TAXONOMY: the science or technique of classification.

TAXONOMY

One way to corral and understand complex systems is to break them down into categories which make sense.   For instance, a company that markets a specific product may want to identify the various categories of customers:

  • everyday customers
  • infrequent customers
  • one-time customers
  • special orders

In doing this, the marketing techniques employed to reach these various categories can be specialized and adapted to appeal to the regularity of need for the product.

The word describing such classification systems is taxonomy.

The foundation for our use of  the word taxonomy belongs to Dr. Benjamin Bloom.   In 1956 he published a guide to methodology in higher thinking.  An educational psychologist, Dr. Bloom articulated how to move educational process from memorization to methods of higher thinking.    His research group  identified three categories of learning:  cognitive, affective and psychomotor.   They had to do with the distinctions between knowledge, attitude and skills.  The acknowledgement of these three different ways of approaching learning led to a clarification of teaching methods.

We are hearing a lot about educational reform these days, following the research and analysis of the results of the American educational systems.   They aren’t good.   It would seem that our methods of teaching (for the most part) are grounded in archaic understandings of what it means to become knowledgeable…and how to apply it to the work necessary to maintain and improve our society.    There have been numerous attempts to reorder our educational system.  Most have been failures.

In recent years the growth of technology as a regular part of our lifestyle has demanded new learnings.     At the same time, the technology age has shown us what we have yet to discover, and that it is infinite in comparison to the learnings of past centuries.  Awareness of the way we learn is more important than ever.   Taxonomy becomes more than a convenient intellectual exercise and translates into a crucial methodology for designing our educational systems from birth through old age.

The process for developing a new educational process in our country is a daunting exercise.   It faces huge hurdles, not the least of which is economics.   There are opposing forces which advocate radical changes and those which militantly protect a revered and comfortable existing pattern.   Someplace in between is the answer.   We don’t want to “throw the baby out with the bathwater” in order to move forward.  But neither do we want to “wallow in dirty bathwater ” that has become cold and incapable of cleansing.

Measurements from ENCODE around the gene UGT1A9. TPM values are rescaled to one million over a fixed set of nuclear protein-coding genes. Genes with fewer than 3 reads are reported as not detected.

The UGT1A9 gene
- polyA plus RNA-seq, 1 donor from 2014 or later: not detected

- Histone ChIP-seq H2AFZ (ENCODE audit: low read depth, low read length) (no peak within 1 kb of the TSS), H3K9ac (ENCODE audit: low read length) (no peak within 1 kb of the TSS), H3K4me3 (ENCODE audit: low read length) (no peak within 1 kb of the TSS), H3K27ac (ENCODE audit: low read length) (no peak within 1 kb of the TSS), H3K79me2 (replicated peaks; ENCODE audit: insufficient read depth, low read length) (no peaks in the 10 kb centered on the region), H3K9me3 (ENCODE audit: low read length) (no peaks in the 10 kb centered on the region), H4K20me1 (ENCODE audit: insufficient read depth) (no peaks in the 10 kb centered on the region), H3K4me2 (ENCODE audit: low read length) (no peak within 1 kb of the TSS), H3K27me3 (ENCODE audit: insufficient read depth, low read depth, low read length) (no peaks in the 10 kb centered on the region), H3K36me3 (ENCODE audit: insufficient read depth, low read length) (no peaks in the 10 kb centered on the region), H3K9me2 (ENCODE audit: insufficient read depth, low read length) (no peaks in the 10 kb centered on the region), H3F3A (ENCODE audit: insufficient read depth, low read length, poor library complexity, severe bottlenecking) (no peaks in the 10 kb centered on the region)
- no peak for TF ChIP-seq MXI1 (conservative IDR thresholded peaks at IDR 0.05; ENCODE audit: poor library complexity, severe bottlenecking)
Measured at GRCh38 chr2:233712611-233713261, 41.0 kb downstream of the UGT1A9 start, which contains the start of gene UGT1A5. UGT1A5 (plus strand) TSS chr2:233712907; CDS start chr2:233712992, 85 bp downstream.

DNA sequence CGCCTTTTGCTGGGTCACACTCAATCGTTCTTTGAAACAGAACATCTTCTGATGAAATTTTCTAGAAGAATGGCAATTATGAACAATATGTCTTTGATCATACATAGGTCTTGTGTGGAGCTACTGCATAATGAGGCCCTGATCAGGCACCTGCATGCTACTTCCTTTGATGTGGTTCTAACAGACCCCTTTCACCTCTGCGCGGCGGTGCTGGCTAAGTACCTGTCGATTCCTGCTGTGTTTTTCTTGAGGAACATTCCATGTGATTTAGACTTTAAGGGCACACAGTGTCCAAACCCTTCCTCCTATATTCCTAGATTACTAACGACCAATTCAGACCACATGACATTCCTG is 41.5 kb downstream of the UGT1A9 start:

Bloom could never have understood just how important his group’s thinking was to become in America.   The decisions about how to apply it to much-needed educational reform in the 21st century is a massive undertaking which calls forth the most creative and bold thinkers of our time…and leaders of our country with the courage to implement methods required.

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 Illustration Credit:  Trainiac.com

  • Cognitive: mental skills (Knowledge)
  • Affective: growth in feelings or emotional areas (Attitude or self)
  • Psychomotor: manual or physical skills (Skills)

– See more at: http://www.nwlink.com/~donclark/hrd/bloom.html#sthash.qTus568M.dpuf

  • Cognitive: mental skills (Knowledge)
  • Affective: growth in feelings or emotional areas (Attitude or self)
  • Psychomotor: manual or physical skills (Skills)

– See more at: http://www.nwlink.com/~donclark/hrd/bloom.html#sthash.qTus568M.dpuf

promote higher forms of thinking in education, such as analyzing and evaluating, rather than just remembering facts (rote learning). – See more at: http://www.nwlink.com/~donclark/hrd/bloom.html#sthash.qTus568M.dpuf
Bloom’s Taxonomy was created in 1956 under the leadership of educational psychologist Dr Benjamin Bloom in order to promote higher forms of thinking in education, such as analyzing and evaluating, rather than just remembering facts (rote learning). – See more at: http://www.nwlink.com/~donclark/hrd/bloom.html#sthash.qTus568M.dpuf
Bloom’s Taxonomy was created in 1956 under the leadership of educational psychologist Dr Benjamin Bloom in order to promote higher forms of thinking in education, such as analyzing and evaluating, rather than just remembering facts (rote learning). – See more at: http://www.nwlink.com/~donclark/hrd/bloom.html#sthash.qTus568M.dpuf
Bloom’s Taxonomy was created in 1956 under the leadership of educational psychologist Dr Benjamin Bloom in order to promote higher forms of thinking in education, such as analyzing and evaluating, rather than just remembering facts (rote learning). – See more at: http://www.nwlink.com/~donclark/hrd/bloom.html#sthash.qTus568M
Bloom’s Taxonomy was created in 1956 under the leadership of educational psychologist Dr Benjamin Bloom in order to promote higher forms of thinking in education, such as analyzing and evaluating, rather than just remembering facts (rote learning). – See more at: http://www.nwlink.com/~donclark/hrd/bloom.html#sthash.qTus568M.dpuf
  • Cognitive: mental skills (Knowledge)
  • Affective: growth in feelings or emotional areas (Attitude or self)
  • Psychomotor: manual or physical skills (Skills)

– See more at: http://www.nwlink.com/~donclark/hrd/bloom.html#sthash.qTus568M.dpuf

  • Cognitive: mental skills (Knowledge)
  • Affective: growth in feelings or emotional areas (Attitude or self)
  • Psychomotor: manual or physical skills (Skills)

– See more at: http://www.nwlink.com/~donclark/hrd/bloom.html#sthash.qTus568M.dpu

Illustration Credit:  Trainiac.com

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